I was thinking of having all "base" words in the budding conlang I'm working on start and end with a consonant (and be 1-4 syllables), with 1 vowel between each consonant. So like banakan or man or bud. Then compound words are simply the joining together of those base words, creating consonant clusters: manbanakan or budman.

In the case that two of the same consonants appear at the join point, then an s or z is inserted (depending on if the previous consonant is voiced or not):

  • gap
  • pul
  • gapspul

In the case where two s's are together, insert an l:

  • gas
  • sul
  • gaslsul

But for most words, it's going to be the first case like manbanakan.

The question I have is based on this fact, all of my words are written separately by default (like an analytic language like Chinese). So say man means mind and bud means awakened state. Then budman means "awakened mind". But bud man means "awakened mind" too, it's just that when you create a word for it, it's like in Sanskrit, it becomes more of a unit in your mind (budman), while the separate words is less of a unit and more of a "descriptive phrase" (bud man).

The problem is, when speaking, how can you tell the difference between budman and bud man? Is it possible to somehow tell the difference when speaking?

My other option is to have a "joiner" syllable, like ya, to make it unambiguous:

  • bud man (descriptive phrase)
  • budyaman (one word unit)

But that adds two characters/glyphs, and an extra syllable, which I'd like to avoid if at all possible, to keep it closer to the brevity of a language like Sanskrit.

Imagine having 3 or 4 words joined together into a single unit:

  • bud man banakan (descriptive phrase)
  • budmanbanakan (no separator, as unit)
  • budyamanyabanakan (ya separator, as unit)

One subjective call (comments please) is, how can I decide on which is better:

  • budmanbanakan (no separator, as unit)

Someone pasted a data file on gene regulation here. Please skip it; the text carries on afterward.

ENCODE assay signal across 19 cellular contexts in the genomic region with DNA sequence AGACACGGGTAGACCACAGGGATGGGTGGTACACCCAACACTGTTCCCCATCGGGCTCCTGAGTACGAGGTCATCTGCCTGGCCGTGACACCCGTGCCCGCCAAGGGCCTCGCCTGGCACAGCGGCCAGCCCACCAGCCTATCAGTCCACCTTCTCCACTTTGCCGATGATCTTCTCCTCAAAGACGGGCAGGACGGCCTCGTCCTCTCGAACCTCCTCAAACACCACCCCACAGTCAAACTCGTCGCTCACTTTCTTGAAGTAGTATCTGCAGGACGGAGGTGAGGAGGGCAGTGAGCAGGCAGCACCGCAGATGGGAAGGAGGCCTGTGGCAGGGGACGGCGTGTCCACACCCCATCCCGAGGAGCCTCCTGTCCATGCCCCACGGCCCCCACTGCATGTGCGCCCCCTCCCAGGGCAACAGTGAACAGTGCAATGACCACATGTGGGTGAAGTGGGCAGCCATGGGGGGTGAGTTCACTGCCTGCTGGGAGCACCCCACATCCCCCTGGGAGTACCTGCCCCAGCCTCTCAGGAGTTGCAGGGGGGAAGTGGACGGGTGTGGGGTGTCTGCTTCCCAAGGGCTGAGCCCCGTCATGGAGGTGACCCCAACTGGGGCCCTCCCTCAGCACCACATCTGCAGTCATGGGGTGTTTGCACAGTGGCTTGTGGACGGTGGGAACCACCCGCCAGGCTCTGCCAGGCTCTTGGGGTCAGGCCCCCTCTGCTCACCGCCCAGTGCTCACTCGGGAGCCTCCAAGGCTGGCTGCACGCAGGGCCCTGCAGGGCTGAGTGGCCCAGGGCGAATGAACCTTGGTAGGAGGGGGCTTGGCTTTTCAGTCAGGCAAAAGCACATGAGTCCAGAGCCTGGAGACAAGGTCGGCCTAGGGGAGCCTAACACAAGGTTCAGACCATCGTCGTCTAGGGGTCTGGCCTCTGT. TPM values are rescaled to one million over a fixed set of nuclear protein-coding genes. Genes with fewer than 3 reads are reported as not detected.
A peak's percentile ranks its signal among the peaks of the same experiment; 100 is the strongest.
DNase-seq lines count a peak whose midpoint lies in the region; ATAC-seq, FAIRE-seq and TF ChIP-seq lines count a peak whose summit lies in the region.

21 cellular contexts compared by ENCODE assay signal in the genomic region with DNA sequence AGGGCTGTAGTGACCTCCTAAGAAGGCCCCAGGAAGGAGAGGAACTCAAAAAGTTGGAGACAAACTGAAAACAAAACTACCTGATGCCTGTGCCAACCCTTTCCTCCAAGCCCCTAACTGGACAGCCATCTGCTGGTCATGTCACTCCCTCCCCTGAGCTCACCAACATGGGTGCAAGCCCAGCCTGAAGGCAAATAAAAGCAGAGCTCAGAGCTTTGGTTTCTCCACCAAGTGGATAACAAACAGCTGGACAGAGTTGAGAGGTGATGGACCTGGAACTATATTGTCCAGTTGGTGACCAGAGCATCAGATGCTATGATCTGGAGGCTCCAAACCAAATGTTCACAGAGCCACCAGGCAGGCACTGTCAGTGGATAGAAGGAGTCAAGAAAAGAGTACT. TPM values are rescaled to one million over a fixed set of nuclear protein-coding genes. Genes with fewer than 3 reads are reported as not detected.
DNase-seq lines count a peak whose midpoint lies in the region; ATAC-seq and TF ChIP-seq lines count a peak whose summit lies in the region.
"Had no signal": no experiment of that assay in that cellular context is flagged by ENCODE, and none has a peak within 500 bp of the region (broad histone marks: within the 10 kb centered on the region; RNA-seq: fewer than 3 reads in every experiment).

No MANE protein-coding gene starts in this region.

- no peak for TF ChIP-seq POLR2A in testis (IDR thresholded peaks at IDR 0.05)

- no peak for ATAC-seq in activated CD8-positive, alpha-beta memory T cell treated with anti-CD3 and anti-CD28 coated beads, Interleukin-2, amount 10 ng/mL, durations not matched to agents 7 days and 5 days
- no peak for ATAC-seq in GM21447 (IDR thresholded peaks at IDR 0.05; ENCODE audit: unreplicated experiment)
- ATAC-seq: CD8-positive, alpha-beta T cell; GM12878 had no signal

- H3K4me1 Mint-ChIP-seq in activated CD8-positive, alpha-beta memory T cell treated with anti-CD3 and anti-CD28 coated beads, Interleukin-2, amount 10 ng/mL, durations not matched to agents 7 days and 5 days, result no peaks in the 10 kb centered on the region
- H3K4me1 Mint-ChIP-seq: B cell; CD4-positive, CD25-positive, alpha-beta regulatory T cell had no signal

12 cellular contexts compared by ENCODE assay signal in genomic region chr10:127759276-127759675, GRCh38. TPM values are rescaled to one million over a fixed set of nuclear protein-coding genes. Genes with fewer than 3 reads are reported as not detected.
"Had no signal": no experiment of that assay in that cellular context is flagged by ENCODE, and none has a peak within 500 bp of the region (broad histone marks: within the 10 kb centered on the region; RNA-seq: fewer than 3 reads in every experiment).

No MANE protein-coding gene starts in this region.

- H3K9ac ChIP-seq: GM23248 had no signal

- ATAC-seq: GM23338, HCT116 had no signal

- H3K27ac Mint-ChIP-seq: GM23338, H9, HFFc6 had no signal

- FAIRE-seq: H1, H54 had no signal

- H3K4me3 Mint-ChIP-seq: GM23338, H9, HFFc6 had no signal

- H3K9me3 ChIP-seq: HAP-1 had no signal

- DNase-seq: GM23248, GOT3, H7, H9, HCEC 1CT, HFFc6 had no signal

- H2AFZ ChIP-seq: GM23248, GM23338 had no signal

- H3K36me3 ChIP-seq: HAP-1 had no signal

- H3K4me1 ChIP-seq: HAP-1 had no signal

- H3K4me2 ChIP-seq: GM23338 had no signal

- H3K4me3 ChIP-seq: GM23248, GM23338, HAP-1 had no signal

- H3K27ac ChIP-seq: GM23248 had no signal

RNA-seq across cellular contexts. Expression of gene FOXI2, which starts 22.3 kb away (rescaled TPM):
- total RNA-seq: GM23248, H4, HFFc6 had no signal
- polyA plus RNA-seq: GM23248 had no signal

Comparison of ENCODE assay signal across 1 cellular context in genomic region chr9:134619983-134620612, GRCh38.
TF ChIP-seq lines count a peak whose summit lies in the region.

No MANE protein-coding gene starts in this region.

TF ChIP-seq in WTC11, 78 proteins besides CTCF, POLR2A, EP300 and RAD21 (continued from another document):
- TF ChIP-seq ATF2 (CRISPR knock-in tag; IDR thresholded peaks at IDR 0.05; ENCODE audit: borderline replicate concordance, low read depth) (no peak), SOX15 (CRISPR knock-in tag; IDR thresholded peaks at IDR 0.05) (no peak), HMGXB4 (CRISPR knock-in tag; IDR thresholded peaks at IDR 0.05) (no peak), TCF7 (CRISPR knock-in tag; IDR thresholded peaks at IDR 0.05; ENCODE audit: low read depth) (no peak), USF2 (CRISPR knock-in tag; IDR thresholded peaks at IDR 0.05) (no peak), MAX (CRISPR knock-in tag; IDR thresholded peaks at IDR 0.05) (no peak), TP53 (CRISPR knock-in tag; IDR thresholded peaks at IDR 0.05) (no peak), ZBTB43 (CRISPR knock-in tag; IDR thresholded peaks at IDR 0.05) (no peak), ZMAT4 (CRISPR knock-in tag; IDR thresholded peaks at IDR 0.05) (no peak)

• or budyamanyabanakan (ya separator, as unit)

The main question though is, if I went with the "no separator, as unit" version like budmanbanakan, how do I understand that as a unit when speaking, as opposed to saying bud man banakan?

When speaking, it's not like I put pauses between each word I say (for example, when speaking English), the words sort of blend together. I can't think of any English words which fit this pattern, maybe "doorbell" or "doorstep", vs. "door bell", etc.. Can you tell the difference?

Maybe I add stress on the last syllable, budmanbanakán, vs. having each word get its own stress like búd mán banakán, but even then I can't quite tell the difference.

So maybe adding the -ya- separator isn't that big a deal in the end, given my desire to create lots of compound words. I can't decide yet.

Maybe German or other languages can offer some insight here, when they create compound words, do they run into this problem? I know for Sanskrit at least, they have sandhi, meaning the join point often changes. I don't want to do that, I want to have no changes at the join point. But not sure how I can get away with that yet, when speaking.

  • You could just leave it ambiguous. Languages are not usually very precise anyway, so that doesn't seem to be a problem. It would also provide a nice way for future diachronic language changes. Commented May 3 at 7:11

1 Answer 1


If you need to make noun compounds distinct from groups of nouns together, there are a few different ways natural languages do it.

Phonological changes

Most phonological effects only happen within words, not between words. If vowel harmony happens between the two halves of a compound, for example, that clearly demonstrates that it's a compound.

Morphological changes

In many languages, nouns have some sort of morphology on them: case marking, for example. In a compound, this morphology might only be applied once, while in a group of nouns, it could be applied to every word. Alternately, you have explicit morphology for making a compound, like a morpheme that goes between the components.

Prosodic changes

Prosody tends to be different within a word than between words. You might say each word has exactly one ictus (accent location), for example, so a compound has one but a group of nouns has more.

  • Which way is better do you think, to have -ya- or not to have it?
    – Lance
    Commented May 4 at 23:26

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